In the late, mature stage of the network we observed vesicular velocities ranging from 3 to 7 μm/s, which is much higher than velocities traditionally reported in the literature10,33,34. The 1–3 μm/s velocity range recorded in the early, immature stage of network culture is much more comparable to what was found in these studies. Interestingly, changes in vesicular dynamicity are not restricted to velocities. Indeed, the number and directionality of vesicles along the axon both drastically increased throughout network maturation. As a result, the directional flux of axonal vesicles becomes progressively more anterograde toward presynaptic sites which correlates well with the increasing need in synaptic vesicles and secretory proteins at mature synapses17. Interestingly, the species used for neuronal culture is also critical for transport kinetics. We previously reported axonal trafficking of DCVs and mitochondria at similar time points using mouse cortical neurons that showed slight differences with the present study using rat cortical neurons3. While BDNF axonal trafficking remained quite similar between both studies (see Fig. 2 in3), mitochondria axonal transport showed marked differences, especially on the number of motile units (2-fold increase in rat cultures) and linear flow rate (3-fold increase). These observations show that the stage of neuronal maturity as well as the species used for neuronal cultures are important factors of variability that should be taken into account for the reproducibility of observations between studies.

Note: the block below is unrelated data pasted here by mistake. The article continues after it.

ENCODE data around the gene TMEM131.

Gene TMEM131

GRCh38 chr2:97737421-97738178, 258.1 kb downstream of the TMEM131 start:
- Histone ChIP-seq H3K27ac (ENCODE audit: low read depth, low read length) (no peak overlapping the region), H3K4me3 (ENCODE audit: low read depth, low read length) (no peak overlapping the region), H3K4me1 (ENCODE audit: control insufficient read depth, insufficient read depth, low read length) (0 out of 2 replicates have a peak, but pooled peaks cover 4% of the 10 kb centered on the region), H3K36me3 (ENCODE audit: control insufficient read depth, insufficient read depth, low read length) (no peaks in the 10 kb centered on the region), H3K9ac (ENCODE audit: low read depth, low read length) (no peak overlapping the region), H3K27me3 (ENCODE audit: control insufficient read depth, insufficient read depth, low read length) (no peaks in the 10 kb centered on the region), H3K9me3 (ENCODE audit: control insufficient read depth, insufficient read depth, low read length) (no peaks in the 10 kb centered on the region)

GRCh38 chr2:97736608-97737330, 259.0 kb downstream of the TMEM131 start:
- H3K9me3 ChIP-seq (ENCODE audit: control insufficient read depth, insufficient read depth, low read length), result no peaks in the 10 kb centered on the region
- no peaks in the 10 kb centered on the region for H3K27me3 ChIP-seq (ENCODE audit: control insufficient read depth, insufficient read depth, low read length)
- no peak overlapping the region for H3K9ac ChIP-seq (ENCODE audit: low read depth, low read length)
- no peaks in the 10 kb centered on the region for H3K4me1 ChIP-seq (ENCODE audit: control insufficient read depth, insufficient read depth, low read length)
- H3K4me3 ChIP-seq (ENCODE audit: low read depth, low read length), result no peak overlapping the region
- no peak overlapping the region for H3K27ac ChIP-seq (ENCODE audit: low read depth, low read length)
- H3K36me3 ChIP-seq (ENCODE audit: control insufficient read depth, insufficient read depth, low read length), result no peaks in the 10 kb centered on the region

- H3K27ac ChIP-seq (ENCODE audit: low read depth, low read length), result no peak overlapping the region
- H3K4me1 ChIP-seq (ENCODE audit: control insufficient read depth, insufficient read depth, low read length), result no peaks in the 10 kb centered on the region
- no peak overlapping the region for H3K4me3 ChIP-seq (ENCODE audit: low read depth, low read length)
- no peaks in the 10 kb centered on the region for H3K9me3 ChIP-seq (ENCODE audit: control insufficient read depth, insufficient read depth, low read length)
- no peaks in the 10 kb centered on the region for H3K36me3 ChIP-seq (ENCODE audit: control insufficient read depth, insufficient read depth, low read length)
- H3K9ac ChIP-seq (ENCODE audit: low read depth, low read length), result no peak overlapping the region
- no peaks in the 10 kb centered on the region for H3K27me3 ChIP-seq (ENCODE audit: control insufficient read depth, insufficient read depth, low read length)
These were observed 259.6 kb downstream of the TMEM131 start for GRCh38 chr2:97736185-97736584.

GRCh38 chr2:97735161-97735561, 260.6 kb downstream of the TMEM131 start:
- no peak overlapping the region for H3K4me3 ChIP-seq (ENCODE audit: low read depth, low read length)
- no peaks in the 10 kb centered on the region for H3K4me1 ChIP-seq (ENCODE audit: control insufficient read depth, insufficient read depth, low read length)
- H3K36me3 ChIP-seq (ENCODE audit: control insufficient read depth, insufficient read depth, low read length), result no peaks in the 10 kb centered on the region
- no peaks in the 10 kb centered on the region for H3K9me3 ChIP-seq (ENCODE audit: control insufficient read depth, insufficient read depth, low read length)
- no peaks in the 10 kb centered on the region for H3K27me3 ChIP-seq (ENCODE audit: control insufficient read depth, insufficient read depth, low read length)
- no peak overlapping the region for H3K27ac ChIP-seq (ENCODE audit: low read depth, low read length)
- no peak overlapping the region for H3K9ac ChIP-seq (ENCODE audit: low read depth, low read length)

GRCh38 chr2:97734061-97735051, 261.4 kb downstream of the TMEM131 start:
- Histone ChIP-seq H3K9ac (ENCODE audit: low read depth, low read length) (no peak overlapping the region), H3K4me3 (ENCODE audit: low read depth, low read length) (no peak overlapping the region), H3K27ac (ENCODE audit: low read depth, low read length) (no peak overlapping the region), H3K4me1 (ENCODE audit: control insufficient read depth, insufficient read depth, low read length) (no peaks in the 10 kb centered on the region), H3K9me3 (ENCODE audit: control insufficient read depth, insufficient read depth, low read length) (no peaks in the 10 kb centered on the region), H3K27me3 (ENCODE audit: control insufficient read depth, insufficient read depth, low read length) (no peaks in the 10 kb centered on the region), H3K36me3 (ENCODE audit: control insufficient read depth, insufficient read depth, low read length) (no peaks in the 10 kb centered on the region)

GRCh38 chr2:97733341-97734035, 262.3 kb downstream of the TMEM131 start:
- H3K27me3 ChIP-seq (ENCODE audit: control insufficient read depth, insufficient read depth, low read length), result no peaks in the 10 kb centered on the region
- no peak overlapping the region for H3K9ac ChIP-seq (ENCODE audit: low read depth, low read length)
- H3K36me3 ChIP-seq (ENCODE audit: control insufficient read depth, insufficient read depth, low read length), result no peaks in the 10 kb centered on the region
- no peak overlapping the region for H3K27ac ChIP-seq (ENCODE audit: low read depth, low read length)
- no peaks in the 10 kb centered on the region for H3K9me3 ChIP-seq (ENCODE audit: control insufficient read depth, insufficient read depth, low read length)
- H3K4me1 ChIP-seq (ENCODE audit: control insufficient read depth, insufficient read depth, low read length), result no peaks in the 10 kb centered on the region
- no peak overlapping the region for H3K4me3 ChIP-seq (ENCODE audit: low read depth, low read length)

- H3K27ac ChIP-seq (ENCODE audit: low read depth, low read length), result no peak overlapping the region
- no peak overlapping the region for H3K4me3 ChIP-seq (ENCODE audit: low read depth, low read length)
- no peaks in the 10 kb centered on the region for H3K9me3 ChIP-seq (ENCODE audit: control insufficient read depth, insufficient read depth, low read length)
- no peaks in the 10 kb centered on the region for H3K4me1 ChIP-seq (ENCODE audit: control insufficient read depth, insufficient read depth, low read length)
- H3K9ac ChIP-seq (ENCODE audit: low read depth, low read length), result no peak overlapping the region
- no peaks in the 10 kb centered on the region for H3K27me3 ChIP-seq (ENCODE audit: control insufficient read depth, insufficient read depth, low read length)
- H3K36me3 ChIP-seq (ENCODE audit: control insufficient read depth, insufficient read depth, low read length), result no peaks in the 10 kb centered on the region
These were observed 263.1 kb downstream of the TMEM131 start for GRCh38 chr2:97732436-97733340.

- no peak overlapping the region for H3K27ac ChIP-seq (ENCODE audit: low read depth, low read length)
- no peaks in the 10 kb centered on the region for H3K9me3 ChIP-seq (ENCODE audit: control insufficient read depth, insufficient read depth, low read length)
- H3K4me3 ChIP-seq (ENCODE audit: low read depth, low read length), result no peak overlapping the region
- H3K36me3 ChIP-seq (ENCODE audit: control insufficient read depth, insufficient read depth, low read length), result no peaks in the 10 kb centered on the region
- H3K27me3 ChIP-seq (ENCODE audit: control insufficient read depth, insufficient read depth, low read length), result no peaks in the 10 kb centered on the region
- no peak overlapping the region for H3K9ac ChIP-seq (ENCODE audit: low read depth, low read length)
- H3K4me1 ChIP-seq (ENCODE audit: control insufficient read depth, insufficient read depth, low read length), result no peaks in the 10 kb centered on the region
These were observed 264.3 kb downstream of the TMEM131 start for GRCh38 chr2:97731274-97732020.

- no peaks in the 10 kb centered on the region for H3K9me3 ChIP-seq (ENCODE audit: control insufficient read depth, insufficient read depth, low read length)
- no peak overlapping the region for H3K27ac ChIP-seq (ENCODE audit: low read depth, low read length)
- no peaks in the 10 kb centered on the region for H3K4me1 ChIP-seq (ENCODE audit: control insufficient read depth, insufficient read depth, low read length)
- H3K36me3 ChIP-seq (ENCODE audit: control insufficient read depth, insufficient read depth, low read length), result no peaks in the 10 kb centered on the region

Taken together, our results demonstrate that studying intracellular dynamics in organized and controlled co-cultures, instead of mixed, free neuronal cultures, is crucial to understand molecular mechanisms that occur in mature circuits. These mechanisms are likely to be different for developing versus mature neurons, and will vary depending on the cargo of interest. Furthermore our data reveals the importance of choosing the correct time window for observing biological mechanisms depending on the scientific question in order to improve the reproducibility of studies.